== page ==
Toqoqan

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Toqoqan
SpouseKöchü Khatun (Buka Ujin)
IssueTartu
Mengu-Timur
Tode Mongke
Toqïqonqa
Ügechi
House Borjigin
Dynasty Golden Horde
Father Batu Khan

Toqoqan was a member of the ruling family of the Mongol Empire. He was a son of the Khan of the Golden Horde, Batu. Through his father, he was also a great-grandson of the Mongol emperor Genghis Khan. Though Toqoqan never reigned himself, many subsequent Khans were descended from him. [1]

Mongol Empire former country in Asia and Europe

The Mongol Empire existed during the 13th and 14th centuries, and was the largest contiguous land empire in history. Originating in Mongolia, the Mongol Empire eventually stretched from Eastern Europe and parts of Central Europe to the Sea of Japan, extending northwards into parts of Siberia; eastwards and southwards into the Indian subcontinent, Mainland Southeast Asia and the Iranian Plateau; and westwards as far as the Levant and the Carpathian Mountains.

Khan is a title of unknown origin for a ruler or military leader. It first appears among the Göktürks as a variant of khagan and implied a subordinate ruler. In the Seljuk Empire it was the highest noble title, ranking above malik (king) and emir. In the Mongol Empire it signified the ruler of a horde (ulus), while the ruler of all the Mongols was the khagan or great khan. The title subsequently declined in importance. In Safavid Persia it was the title of a provincial governor, and in Mughal India it was a high noble rank restricted to courtiers. After the downfall of the Mughals it was used promiscuously and became a surname. Khan and its female forms occur in many personal names, generally without any nobiliary of political relevance, although it remains a common part of noble names as well.

Golden Horde Mongol Khanate

The Golden Horde, Ulug Ulus was originally a Mongol and later Turkicized khanate established in the 13th century and originating as the northwestern sector of the Mongol Empire. With the fragmentation of the Mongol Empire after 1259 it became a functionally separate khanate. It is also known as the Kipchak Khanate or as the Ulus of Jochi.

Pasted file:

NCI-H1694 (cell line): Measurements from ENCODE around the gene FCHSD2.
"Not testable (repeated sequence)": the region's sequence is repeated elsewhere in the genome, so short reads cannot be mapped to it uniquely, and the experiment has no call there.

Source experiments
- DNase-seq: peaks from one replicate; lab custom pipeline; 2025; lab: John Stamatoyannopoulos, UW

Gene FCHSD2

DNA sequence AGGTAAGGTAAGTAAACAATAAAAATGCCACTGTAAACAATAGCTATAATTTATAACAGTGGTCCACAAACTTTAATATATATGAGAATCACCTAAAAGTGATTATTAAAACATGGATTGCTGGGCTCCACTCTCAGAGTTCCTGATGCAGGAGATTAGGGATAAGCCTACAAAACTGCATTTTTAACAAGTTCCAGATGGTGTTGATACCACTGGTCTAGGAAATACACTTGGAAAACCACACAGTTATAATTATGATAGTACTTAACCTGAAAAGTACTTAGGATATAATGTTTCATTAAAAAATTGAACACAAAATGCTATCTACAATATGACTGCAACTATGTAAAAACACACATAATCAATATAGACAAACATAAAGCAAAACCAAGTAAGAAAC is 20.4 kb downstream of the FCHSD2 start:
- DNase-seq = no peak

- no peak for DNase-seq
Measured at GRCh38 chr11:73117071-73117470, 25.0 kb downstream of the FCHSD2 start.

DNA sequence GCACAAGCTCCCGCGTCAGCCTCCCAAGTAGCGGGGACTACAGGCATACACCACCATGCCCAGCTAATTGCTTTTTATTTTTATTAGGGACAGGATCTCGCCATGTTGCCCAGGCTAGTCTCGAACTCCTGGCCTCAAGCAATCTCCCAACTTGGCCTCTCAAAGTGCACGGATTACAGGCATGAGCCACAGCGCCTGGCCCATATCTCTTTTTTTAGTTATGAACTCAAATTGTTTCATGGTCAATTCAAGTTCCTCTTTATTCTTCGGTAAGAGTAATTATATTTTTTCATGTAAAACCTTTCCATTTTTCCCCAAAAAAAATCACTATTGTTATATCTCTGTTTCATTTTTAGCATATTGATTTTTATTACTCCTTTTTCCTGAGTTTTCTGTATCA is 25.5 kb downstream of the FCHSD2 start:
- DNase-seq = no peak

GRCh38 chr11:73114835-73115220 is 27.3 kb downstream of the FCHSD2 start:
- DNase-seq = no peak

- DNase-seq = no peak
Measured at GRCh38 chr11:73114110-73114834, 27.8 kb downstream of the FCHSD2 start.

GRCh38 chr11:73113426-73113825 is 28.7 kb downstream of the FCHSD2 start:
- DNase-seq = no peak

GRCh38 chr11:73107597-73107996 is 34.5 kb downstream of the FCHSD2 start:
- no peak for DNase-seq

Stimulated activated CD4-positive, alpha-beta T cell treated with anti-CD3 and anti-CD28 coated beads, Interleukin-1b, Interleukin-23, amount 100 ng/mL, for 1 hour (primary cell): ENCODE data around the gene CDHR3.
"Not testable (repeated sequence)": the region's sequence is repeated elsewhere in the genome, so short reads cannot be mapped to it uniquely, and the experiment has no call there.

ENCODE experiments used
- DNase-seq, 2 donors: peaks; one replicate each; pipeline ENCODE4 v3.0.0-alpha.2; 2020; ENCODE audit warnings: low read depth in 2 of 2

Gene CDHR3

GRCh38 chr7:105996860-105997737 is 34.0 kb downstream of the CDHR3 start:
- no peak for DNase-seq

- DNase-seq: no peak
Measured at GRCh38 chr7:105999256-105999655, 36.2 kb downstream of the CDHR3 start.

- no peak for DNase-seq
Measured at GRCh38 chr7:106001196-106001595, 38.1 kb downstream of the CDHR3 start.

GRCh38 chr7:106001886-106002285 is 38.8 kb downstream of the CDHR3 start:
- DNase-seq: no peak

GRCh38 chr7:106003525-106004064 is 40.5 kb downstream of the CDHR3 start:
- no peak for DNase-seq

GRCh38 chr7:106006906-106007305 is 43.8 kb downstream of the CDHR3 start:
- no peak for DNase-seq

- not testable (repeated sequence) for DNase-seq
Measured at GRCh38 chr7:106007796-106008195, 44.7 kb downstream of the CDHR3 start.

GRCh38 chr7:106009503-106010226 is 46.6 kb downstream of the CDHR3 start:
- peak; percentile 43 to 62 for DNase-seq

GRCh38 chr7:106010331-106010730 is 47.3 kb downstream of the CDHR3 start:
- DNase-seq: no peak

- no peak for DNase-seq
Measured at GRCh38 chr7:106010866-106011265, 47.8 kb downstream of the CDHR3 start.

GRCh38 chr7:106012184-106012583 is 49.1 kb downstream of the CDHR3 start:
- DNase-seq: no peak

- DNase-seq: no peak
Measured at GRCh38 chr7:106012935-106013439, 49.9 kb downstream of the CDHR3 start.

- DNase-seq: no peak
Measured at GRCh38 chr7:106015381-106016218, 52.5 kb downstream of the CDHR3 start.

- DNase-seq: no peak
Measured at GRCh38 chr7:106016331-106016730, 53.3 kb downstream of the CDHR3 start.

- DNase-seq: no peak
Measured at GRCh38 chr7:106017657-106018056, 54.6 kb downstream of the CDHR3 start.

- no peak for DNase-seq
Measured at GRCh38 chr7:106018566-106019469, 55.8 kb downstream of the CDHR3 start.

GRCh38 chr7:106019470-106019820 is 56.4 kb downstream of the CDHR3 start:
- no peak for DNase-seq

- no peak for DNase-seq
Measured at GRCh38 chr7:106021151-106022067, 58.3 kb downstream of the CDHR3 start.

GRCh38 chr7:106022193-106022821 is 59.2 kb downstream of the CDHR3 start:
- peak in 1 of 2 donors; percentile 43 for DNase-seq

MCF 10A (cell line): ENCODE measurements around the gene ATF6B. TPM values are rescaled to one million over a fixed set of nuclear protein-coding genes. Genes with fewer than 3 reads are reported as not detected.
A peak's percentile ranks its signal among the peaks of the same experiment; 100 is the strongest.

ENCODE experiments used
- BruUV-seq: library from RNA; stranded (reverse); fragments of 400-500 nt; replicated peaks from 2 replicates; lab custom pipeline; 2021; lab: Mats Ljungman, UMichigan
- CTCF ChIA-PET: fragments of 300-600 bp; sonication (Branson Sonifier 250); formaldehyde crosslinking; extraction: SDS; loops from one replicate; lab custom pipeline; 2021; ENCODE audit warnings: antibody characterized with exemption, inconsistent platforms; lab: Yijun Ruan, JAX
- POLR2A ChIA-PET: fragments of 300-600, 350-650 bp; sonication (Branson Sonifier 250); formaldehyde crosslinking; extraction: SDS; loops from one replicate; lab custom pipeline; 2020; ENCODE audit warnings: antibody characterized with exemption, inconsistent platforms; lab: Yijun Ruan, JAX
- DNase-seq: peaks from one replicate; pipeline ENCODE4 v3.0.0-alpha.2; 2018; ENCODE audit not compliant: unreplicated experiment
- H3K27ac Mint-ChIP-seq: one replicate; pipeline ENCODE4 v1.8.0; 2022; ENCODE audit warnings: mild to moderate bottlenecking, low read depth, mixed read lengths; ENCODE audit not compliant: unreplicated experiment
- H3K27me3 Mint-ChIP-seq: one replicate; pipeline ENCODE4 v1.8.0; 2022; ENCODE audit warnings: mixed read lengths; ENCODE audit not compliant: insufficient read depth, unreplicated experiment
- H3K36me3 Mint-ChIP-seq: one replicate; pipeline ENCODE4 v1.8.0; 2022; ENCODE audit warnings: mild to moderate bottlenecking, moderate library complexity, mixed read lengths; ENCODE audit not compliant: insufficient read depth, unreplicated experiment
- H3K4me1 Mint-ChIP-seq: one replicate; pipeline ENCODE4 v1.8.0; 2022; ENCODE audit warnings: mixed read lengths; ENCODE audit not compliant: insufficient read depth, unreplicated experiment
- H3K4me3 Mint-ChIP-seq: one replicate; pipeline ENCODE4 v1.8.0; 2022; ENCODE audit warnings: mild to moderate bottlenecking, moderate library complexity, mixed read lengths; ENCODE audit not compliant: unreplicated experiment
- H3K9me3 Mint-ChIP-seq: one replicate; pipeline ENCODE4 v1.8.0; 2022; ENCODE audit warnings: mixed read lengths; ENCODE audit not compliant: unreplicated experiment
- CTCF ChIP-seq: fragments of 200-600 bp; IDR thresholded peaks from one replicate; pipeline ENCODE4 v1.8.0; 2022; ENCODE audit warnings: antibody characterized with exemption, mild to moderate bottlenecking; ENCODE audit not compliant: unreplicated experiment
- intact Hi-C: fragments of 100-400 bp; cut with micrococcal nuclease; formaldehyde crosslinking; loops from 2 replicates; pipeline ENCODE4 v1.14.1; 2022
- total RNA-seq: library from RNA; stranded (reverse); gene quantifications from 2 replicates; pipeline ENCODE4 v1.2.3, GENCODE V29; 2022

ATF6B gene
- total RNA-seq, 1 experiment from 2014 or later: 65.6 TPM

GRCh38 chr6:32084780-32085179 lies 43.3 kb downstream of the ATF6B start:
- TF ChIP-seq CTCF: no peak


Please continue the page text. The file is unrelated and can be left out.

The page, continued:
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His chief wife was Köchü Khatun, also known as Buka Ujin of the Oirats. [2] [3] Her father (or possibly brother) was Buqa-Temür, who was himself a grandson of Genghis Khan through his daughter Checheikhen. [4] [5]

Oirats ethnic group

Oirats are the westernmost group of the Mongols whose ancestral home is in the Altai region of Xinjiang and western Mongolia.

Genghis Khan founder and first Great Khan of the Mongol Empire

Genghis Khan was the founder and first Great Khan of the Mongol Empire, which became the largest contiguous empire in history after his death. He came to power by uniting many of the nomadic tribes of Northeast Asia. After founding the Empire and being proclaimed Genghis Khan, he launched the Mongol invasions that conquered most of Eurasia. Campaigns initiated in his lifetime include those against the Qara Khitai, Caucasus, and Khwarazmian, Western Xia and Jin dynasties. These campaigns were often accompanied by large-scale massacres of the civilian populations, especially in the Khwarazmian– and Western Xia–controlled lands. By the end of his life, the Mongol Empire occupied a substantial portion of Central Asia and China.

Checheikhen was a daughter of Genghis Khan and his first wife Börte.

Toqoqan had five sons, of whom the eldest, Tartu, became father of the Khan Talabuga. Two further sons, Mengu-Timur and Tode Mongke, both by Köchü Khatun, were also Khans of the Golden Horde. [6]

Talabuga Khan

Talabuga, Tulabuga, Talubuga or Telubuga was the khan of the Golden Horde, division of the Mongol Empire between 1287 and 1291. He was the son of Tartu and great-grandson of Batu Khan. He assumed the throne in the Golden Horde in 1287 with the help of Nogai Khan, but was dethroned four years later by the same, replaced by Tokhta.

Mengu-Timur Khan

Mengu-Timur or Möngke Temür (?–1280), son of Toqoqan Khan and Buka Ujin of Oirat and the grandson of Batu Khan. He was a khan of the Golden Horde, a division of the Mongol Empire in 1266–1280. His name literally means "Eternal Iron" in the Mongolian language.

Tode Mongke Khan

Tuda Mengu, also known as Tode Mongke, Tudamongke, was khan of the Golden Horde, division of the Mongol Empire from 1280 to 1287.

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References

  1. Polo, Marco (2016). The Description of the World. Translated by Sharon Kinoshita. Hackett Publishing Company, Incorporated. p. XXXIV. ISBN   978-1-62466-438-0.
  2. Rashid-al-Din Hamadani (1999). Compendium of Chronicles: a History of the Mongols: Part 2. Translated by Wheeler Thackston. Harvard University, Department of Near Eastern Languages and Civilizations. p. 352.
  3. Lane, George (25 January 2018). A Short History of the Mongols. Bloomsbury Publishing. p. 84. ISBN   978-1-78673-339-9.
  4. Broadbridge, Anne F. (2018). Women and the Making of the Mongol Empire. Cambridge University Press. p. 241. ISBN   978-1-108-42489-9.
  5. Zhao, George Qingzhi (2008). Marriage as Political Strategy and Cultural Expression: Mongolian Royal Marriages from World Empire to Yuan Dynasty. Peter Lang. p. 141. ISBN   978-1-4331-0275-2.
  6. Rashid-al-Din Hamadani (1971). The Successors of Genghis Khan ; Transl. from the Persian of Rashīd Al-Dīn. Translated by John Andrew Boyle. Columbia University Press. pp. 109–10.

Further reading